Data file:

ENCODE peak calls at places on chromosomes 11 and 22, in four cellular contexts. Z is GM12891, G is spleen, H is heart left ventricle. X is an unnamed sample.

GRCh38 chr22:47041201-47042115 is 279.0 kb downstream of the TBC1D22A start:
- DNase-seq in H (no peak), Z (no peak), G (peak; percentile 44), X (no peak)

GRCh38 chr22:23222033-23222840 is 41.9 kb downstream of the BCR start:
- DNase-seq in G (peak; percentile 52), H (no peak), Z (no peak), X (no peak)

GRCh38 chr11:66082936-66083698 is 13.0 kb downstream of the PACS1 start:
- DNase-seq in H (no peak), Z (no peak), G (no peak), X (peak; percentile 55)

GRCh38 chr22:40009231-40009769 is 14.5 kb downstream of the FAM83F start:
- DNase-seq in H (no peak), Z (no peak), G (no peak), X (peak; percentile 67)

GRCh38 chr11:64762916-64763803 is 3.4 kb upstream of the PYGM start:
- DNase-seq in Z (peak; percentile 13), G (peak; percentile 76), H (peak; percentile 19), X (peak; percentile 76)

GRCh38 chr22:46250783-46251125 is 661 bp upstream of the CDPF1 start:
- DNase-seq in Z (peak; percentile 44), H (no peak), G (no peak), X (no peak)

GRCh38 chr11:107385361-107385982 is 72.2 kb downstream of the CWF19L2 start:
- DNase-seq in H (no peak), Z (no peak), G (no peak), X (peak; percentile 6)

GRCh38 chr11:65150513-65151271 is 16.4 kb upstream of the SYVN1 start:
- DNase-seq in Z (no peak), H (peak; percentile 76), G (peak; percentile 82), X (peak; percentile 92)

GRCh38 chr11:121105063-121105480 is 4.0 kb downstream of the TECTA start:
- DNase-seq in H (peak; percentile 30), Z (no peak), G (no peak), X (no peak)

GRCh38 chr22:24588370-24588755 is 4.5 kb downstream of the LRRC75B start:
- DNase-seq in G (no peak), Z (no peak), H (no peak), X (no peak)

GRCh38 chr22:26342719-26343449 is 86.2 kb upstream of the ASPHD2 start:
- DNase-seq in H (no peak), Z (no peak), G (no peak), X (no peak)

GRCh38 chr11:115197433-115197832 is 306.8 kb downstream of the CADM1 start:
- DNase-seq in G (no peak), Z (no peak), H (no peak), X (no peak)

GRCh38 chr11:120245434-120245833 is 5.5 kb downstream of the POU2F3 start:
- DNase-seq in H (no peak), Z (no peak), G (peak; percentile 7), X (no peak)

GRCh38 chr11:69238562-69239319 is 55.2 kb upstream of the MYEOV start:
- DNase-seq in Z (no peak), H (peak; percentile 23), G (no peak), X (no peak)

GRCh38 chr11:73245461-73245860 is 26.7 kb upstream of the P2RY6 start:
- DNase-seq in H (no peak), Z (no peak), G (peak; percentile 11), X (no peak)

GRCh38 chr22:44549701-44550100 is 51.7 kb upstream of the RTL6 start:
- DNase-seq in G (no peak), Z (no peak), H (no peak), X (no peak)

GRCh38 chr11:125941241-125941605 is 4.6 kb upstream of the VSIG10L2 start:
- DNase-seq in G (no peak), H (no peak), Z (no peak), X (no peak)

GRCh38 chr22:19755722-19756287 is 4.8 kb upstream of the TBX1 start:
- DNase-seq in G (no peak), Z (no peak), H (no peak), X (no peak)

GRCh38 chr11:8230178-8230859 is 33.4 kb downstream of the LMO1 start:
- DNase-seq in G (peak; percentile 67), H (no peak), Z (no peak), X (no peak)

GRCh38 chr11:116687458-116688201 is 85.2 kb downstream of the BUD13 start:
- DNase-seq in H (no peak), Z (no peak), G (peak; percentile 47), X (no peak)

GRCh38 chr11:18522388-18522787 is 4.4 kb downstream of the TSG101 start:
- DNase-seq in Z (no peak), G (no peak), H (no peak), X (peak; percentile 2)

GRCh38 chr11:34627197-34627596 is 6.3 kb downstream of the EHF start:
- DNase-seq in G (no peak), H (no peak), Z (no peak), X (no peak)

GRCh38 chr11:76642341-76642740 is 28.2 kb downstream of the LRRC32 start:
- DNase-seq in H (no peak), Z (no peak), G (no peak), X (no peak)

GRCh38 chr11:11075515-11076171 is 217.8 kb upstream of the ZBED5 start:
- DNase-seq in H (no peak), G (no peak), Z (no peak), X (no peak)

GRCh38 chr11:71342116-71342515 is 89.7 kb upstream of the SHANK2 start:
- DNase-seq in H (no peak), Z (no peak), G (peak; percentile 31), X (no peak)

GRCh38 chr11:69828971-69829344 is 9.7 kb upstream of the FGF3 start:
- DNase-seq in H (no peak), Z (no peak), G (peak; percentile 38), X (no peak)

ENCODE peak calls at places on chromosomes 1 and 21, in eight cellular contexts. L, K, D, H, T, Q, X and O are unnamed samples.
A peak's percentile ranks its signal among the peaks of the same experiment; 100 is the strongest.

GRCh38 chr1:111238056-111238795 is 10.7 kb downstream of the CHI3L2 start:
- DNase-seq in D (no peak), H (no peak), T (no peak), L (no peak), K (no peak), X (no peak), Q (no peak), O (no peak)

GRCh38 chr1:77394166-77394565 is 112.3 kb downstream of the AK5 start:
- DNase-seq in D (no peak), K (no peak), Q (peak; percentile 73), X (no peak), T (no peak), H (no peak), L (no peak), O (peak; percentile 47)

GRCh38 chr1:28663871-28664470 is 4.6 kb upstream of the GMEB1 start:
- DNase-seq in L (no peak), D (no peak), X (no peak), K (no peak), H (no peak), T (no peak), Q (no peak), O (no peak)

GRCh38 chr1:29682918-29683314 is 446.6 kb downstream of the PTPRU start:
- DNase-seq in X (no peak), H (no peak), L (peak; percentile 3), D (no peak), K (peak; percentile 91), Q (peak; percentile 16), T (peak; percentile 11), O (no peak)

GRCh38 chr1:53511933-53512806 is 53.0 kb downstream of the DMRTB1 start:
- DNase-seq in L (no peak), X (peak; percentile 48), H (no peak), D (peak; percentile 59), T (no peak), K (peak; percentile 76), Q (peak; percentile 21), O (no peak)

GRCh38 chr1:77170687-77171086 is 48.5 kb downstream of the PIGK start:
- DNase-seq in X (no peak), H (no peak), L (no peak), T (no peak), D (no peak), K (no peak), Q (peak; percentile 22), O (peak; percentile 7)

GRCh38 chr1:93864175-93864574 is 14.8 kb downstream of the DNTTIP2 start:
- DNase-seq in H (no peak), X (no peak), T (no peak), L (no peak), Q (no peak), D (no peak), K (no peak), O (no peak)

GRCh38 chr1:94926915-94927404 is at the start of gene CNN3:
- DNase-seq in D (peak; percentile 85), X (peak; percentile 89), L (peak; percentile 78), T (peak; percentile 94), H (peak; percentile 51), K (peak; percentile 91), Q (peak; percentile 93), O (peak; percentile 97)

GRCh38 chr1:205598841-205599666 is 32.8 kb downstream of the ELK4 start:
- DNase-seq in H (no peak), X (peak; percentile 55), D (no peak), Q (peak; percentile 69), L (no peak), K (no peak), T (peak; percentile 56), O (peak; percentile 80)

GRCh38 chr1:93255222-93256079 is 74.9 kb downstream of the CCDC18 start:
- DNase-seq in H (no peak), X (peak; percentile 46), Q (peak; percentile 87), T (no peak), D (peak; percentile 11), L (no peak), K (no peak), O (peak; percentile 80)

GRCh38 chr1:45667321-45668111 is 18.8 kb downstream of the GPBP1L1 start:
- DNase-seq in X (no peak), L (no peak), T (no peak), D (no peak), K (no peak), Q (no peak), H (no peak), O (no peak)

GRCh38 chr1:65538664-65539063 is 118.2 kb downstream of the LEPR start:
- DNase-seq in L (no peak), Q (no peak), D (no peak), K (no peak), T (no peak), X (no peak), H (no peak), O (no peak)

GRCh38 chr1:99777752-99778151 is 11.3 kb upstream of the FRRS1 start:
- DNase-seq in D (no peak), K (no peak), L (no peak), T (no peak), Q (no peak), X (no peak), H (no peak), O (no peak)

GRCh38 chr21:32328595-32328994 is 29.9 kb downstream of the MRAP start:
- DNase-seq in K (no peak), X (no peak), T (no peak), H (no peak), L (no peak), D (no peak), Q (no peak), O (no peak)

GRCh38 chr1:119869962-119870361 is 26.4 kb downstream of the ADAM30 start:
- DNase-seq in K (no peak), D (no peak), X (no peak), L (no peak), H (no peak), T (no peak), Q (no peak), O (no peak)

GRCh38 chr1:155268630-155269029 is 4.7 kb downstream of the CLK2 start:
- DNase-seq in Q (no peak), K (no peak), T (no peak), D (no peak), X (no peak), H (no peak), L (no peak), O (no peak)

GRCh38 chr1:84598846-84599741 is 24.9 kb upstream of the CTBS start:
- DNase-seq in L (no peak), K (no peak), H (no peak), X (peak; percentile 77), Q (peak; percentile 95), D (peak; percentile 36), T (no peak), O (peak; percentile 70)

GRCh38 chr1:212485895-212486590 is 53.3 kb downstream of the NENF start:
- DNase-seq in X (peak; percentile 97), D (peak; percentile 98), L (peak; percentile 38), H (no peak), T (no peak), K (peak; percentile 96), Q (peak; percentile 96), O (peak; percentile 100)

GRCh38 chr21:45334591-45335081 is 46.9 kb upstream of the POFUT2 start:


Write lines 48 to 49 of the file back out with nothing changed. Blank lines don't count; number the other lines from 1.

GRCh38 chr11:11075515-11076171 is 217.8 kb upstream of the ZBED5 start:
- DNase-seq in H (no peak), G (no peak), Z (no peak), X (no peak)